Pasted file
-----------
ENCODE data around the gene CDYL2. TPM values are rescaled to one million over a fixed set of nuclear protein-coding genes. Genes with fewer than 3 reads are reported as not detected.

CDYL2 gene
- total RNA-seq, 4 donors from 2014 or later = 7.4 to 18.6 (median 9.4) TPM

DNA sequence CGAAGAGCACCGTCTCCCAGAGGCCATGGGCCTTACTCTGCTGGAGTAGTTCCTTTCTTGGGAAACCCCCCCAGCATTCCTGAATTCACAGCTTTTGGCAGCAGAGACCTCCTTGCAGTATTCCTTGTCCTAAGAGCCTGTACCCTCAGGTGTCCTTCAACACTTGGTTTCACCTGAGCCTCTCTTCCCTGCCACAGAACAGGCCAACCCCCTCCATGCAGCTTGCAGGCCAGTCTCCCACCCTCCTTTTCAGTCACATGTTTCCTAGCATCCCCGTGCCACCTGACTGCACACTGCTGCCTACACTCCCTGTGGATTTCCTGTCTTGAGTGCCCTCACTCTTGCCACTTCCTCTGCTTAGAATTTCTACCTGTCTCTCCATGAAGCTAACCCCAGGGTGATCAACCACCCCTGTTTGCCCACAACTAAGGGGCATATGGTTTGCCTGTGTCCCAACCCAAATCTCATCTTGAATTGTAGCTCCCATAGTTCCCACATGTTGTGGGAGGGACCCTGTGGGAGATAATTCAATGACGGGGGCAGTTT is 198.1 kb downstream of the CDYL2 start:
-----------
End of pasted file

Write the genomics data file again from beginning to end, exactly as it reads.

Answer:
ENCODE data around the gene CDYL2. TPM values are rescaled to one million over a fixed set of nuclear protein-coding genes. Genes with fewer than 3 reads are reported as not detected.

CDYL2 gene
- total RNA-seq, 4 donors from 2014 or later = 7.4 to 18.6 (median 9.4) TPM

DNA sequence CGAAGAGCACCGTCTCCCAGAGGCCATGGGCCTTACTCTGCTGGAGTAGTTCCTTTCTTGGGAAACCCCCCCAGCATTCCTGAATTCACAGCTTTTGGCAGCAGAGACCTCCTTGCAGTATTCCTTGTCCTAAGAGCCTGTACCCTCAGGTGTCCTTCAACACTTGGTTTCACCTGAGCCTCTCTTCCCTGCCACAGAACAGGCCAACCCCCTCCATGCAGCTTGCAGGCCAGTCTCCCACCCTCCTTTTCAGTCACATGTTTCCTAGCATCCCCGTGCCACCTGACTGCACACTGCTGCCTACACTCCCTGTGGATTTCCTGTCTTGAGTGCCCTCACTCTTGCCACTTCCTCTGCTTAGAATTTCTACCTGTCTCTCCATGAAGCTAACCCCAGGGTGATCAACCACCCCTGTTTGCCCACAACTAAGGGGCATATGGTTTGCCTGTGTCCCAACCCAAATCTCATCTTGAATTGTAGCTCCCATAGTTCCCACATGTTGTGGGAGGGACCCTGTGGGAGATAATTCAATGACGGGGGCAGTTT is 198.1 kb downstream of the CDYL2 start: